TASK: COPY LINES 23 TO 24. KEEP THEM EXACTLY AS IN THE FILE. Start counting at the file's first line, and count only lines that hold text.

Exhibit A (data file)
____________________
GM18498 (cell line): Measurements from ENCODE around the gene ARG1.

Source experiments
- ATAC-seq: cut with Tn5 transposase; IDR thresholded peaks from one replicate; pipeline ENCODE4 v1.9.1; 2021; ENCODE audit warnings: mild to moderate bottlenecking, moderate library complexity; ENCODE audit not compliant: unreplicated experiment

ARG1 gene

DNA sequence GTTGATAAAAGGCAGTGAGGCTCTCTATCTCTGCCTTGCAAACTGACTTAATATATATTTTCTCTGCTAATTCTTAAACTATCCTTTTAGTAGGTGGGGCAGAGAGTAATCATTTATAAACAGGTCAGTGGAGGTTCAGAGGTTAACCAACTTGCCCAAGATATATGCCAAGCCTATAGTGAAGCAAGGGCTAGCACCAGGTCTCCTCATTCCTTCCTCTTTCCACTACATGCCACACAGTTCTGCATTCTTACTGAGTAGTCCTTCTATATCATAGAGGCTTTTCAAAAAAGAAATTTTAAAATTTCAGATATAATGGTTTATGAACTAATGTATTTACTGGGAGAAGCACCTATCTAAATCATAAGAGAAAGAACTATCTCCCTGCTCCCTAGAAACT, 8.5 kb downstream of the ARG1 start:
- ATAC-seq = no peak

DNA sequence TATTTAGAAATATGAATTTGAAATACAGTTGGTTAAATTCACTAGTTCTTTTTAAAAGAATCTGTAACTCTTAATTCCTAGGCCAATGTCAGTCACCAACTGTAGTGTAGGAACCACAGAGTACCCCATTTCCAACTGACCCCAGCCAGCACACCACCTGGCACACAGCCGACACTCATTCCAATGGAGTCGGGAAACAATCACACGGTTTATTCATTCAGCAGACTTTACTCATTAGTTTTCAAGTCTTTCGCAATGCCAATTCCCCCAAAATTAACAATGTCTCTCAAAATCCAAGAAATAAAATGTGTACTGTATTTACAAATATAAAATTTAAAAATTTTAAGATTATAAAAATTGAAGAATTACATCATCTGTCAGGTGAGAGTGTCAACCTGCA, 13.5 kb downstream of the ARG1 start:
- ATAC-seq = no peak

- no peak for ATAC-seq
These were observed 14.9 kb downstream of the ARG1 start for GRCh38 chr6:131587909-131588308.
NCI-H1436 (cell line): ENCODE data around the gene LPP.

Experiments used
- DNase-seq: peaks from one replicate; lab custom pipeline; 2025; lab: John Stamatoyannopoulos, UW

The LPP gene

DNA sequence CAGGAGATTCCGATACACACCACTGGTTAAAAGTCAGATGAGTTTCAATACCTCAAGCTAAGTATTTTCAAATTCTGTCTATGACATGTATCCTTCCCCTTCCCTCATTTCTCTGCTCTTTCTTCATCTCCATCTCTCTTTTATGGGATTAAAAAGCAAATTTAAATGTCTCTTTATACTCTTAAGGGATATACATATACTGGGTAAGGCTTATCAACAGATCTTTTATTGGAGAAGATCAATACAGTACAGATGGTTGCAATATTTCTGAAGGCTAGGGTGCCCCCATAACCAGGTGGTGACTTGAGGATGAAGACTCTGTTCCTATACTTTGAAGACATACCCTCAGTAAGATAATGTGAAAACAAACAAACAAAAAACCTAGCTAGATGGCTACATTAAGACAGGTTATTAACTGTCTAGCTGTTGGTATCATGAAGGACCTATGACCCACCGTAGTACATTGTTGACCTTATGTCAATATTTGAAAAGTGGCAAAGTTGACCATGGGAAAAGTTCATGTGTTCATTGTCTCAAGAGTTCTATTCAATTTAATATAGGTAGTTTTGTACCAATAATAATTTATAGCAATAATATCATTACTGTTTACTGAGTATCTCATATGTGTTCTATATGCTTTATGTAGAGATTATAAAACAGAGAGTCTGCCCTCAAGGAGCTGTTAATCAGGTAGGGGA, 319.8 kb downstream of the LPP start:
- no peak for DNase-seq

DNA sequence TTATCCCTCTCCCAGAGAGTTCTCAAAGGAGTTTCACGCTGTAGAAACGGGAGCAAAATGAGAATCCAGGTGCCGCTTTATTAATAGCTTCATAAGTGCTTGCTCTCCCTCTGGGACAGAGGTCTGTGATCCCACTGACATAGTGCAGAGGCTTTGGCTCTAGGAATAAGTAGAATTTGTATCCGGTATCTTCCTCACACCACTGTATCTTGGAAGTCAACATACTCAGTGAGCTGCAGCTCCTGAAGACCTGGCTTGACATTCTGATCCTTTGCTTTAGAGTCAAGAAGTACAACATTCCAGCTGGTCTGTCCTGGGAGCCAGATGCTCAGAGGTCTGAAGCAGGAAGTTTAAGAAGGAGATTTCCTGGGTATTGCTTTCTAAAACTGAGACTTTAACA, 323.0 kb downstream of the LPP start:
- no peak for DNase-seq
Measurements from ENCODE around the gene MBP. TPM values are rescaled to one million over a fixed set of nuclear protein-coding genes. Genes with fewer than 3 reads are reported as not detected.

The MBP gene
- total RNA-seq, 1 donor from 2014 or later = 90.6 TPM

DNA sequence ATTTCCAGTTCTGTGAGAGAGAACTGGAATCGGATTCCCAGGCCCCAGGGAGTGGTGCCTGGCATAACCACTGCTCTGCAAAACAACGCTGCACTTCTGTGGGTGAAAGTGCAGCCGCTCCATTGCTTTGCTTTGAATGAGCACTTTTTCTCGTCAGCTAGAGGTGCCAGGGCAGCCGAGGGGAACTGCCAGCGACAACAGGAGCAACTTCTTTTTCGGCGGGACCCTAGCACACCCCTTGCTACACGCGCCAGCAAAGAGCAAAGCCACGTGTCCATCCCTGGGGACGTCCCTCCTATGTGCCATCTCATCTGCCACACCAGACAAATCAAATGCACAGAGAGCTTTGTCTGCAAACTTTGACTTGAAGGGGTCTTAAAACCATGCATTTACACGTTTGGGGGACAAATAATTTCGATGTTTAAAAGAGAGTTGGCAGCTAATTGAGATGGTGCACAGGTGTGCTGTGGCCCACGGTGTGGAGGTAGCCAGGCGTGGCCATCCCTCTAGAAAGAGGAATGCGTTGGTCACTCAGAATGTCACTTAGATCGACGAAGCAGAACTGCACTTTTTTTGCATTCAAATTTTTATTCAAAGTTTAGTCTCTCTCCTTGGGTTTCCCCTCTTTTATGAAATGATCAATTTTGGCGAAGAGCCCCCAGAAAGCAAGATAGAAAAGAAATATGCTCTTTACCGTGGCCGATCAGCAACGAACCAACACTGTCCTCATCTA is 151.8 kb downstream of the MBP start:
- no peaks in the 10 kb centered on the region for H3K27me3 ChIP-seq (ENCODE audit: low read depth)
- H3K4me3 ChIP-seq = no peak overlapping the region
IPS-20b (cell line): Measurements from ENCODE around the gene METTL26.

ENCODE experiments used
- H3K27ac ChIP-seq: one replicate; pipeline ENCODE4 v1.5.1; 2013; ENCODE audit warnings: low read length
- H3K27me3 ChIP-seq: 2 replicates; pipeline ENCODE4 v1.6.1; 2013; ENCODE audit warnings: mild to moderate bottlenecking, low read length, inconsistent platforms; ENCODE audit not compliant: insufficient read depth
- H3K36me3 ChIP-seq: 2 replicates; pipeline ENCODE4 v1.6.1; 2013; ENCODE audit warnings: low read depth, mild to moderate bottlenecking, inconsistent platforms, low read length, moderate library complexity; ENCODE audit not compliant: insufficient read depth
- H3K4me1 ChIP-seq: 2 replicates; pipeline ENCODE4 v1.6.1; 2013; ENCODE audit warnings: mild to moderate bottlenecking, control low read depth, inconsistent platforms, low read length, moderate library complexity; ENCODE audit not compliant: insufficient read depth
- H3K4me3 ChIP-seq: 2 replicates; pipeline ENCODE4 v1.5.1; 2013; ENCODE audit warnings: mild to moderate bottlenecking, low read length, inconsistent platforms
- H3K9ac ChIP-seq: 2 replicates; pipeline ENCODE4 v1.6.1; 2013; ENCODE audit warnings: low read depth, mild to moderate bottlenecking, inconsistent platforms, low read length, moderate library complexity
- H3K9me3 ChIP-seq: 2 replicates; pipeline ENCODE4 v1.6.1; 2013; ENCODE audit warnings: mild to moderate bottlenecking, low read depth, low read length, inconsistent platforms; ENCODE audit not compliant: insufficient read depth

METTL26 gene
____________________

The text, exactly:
- no peaks in the 10 kb centered on the region for H3K27me3 ChIP-seq (ENCODE audit: low read depth)
- H3K4me3 ChIP-seq = no peak overlapping the region